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TSH Receptor Signaling Abrogation by a Novel Small Molecule

View Article: PubMed Central - PubMed

ABSTRACT

Pathological activation of the thyroid-stimulating hormone receptor (TSHR) is caused by thyroid-stimulating antibodies in patients with Graves’ disease (GD) or by somatic and rare genomic mutations that enhance constitutive activation of the receptor influencing both G protein and non-G protein signaling. Potential selective small molecule antagonists represent novel therapeutic compounds for abrogation of such abnormal TSHR signaling. In this study, we describe the identification and in vitro characterization of a novel small molecule antagonist by high-throughput screening (HTS). The identification of the TSHR antagonist was performed using a transcription-based TSH-inhibition bioassay. TSHR-expressing CHO cells, which also expressed a luciferase-tagged CRE response element, were optimized using bovine TSH as the activator, in a 384 well plate format, which had a Z score of 0.3–0.6. Using this HTS assay, we screened a diverse library of ~80,000 compounds at a final concentration of 16.7 μM. The selection criteria for a positive hit were based on a mean signal threshold of ≥50% inhibition of control TSH stimulation. The screening resulted in 450 positive hits giving a hit ratio of 0.56%. A secondary confirmation screen against TSH and forskolin – a post receptor activator of adenylyl cyclase – confirmed one TSHR-specific candidate antagonist molecule (named VA-K-14). This lead molecule had an IC50 of 12.3 μM and a unique chemical structure. A parallel analysis for cell viability indicated that the lead inhibitor was non-cytotoxic at its effective concentrations. In silico docking studies performed using a TSHR transmembrane model showed the hydrophobic contact locations and the possible mode of inhibition of TSHR signaling. Furthermore, this molecule was capable of inhibiting TSHR stimulation by GD patient sera and monoclonal-stimulating TSHR antibodies. In conclusion, we report the identification of a novel small molecule TSHR inhibitor, which has the potential to be developed as a therapeutic antagonist for abrogation of TSHR signaling by TSHR autoantibodies in GD.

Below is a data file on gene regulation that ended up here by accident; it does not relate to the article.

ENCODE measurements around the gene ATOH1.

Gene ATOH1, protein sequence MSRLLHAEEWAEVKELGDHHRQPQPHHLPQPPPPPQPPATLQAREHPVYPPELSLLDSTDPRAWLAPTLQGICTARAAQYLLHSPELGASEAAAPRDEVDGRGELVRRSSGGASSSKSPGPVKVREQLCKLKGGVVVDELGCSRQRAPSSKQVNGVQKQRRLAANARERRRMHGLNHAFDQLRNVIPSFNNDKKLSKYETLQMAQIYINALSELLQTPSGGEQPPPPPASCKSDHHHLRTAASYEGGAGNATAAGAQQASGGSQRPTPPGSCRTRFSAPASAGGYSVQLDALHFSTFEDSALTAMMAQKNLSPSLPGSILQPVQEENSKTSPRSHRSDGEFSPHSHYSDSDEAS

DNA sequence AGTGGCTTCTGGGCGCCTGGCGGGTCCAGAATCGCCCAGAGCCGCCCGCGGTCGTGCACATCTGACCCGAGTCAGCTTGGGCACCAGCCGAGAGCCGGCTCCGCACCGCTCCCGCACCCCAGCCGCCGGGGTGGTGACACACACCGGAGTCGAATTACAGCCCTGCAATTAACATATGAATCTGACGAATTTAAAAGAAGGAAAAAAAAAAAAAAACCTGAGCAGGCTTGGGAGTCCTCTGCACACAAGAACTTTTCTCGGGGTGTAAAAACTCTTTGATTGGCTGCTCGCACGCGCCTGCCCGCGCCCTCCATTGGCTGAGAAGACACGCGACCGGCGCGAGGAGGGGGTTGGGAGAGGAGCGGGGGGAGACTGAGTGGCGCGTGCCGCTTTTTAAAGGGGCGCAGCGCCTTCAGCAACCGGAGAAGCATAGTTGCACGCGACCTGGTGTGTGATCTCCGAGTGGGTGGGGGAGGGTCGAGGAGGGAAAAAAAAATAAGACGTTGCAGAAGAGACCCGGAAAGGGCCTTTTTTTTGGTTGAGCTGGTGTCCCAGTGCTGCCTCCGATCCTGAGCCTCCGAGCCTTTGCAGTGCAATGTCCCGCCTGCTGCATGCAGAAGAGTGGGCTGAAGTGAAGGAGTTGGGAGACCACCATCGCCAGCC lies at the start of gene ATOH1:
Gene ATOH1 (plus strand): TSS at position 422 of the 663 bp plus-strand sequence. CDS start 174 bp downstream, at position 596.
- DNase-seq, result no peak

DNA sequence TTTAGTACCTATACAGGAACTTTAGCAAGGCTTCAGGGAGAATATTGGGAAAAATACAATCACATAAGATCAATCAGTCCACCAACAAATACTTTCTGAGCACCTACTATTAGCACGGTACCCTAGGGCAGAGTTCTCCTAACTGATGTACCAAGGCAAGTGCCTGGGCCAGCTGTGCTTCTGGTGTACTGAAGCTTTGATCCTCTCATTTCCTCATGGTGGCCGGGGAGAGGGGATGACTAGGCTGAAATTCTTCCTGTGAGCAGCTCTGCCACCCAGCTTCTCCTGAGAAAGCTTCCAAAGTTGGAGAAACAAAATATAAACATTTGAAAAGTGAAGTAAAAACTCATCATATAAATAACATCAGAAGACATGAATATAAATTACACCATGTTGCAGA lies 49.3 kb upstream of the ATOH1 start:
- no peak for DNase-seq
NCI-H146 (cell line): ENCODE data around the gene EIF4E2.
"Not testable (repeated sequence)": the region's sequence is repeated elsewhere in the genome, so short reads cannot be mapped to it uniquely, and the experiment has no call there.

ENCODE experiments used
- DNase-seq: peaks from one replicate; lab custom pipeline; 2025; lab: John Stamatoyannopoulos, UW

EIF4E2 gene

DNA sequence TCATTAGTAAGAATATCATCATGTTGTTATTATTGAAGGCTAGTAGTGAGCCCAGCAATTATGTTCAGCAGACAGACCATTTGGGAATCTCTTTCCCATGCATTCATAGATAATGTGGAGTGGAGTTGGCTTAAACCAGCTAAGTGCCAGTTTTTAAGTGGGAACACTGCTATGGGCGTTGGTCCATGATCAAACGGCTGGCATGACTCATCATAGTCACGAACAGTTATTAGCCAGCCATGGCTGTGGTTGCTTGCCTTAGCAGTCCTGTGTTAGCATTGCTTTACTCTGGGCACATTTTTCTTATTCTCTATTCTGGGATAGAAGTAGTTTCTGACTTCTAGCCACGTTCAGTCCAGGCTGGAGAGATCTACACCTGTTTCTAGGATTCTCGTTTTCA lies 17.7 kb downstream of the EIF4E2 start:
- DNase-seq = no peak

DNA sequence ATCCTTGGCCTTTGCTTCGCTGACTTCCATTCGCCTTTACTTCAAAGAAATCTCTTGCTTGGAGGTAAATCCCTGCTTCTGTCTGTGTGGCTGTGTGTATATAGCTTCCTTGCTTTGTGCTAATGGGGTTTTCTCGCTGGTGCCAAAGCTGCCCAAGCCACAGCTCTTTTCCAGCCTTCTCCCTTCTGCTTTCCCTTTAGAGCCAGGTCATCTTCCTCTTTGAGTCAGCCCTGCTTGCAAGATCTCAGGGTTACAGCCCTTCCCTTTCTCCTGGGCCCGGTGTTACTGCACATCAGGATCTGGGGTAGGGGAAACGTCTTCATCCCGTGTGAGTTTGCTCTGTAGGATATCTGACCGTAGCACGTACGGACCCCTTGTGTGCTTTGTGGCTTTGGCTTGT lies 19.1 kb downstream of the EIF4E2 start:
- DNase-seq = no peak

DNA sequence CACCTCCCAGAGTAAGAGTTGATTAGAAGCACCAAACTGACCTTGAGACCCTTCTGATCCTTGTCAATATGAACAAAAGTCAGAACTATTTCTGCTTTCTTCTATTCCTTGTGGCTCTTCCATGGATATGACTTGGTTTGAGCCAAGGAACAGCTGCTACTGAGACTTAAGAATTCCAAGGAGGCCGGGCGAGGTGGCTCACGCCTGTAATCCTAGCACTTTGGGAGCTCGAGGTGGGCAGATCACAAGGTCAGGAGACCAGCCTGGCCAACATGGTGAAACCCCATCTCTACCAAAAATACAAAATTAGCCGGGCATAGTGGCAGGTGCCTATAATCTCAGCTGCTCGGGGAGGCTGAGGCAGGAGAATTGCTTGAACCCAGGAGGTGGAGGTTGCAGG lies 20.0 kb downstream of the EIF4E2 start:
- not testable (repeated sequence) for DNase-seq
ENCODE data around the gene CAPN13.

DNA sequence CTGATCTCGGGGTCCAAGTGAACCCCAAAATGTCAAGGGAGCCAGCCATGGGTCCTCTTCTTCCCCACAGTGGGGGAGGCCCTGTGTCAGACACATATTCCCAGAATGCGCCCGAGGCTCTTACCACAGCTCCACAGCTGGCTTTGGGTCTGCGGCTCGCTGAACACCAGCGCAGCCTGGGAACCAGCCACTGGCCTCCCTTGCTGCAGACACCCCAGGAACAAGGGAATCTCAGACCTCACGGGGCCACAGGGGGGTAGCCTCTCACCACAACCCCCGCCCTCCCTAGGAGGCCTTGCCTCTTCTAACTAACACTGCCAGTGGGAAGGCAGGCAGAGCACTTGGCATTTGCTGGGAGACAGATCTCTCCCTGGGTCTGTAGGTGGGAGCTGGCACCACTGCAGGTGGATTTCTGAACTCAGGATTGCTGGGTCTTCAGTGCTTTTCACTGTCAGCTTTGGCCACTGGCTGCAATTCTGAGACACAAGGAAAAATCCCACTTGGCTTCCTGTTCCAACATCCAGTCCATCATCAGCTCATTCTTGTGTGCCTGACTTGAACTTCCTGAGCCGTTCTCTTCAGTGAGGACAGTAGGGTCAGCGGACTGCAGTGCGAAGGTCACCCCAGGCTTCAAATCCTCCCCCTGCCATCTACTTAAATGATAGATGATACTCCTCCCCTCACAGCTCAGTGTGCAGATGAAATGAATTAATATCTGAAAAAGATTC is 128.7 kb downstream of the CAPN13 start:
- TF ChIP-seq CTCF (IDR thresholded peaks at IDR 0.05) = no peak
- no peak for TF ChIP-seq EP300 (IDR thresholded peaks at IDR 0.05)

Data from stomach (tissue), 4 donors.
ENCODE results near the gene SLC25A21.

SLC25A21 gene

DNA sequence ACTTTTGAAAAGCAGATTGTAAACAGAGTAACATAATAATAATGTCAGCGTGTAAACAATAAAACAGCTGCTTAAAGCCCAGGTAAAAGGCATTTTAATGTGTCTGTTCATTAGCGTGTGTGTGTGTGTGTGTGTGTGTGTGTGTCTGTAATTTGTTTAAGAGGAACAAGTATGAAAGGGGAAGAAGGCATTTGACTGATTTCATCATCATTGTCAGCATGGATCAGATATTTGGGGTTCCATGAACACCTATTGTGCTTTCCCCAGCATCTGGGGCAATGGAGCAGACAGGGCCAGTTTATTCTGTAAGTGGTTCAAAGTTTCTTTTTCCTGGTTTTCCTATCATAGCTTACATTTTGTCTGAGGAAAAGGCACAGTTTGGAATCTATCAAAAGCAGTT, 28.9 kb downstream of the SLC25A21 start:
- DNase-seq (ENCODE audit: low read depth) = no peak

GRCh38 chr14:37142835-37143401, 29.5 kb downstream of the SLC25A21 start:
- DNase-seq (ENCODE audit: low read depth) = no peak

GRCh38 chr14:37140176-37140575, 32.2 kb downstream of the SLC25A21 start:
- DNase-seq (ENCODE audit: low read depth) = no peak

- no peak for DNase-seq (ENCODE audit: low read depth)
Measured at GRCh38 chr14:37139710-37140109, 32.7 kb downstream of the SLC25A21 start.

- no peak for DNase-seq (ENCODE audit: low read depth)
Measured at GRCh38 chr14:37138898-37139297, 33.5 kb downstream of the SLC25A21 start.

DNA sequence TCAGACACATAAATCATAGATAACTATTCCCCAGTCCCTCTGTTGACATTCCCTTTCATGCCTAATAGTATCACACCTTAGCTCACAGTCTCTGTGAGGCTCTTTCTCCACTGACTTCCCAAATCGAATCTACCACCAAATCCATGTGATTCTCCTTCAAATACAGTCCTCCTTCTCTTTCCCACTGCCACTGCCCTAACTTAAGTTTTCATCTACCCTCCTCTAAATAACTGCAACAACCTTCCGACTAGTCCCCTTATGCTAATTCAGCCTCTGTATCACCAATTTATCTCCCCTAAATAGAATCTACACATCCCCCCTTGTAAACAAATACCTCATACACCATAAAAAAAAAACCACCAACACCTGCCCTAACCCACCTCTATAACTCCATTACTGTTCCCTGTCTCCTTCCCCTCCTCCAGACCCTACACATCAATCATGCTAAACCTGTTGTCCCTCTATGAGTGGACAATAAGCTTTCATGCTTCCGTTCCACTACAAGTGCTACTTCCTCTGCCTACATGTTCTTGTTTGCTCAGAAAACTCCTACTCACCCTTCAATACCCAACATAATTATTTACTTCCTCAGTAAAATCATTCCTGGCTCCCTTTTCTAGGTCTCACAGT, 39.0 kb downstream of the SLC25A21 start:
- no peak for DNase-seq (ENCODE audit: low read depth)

No MeSH data available.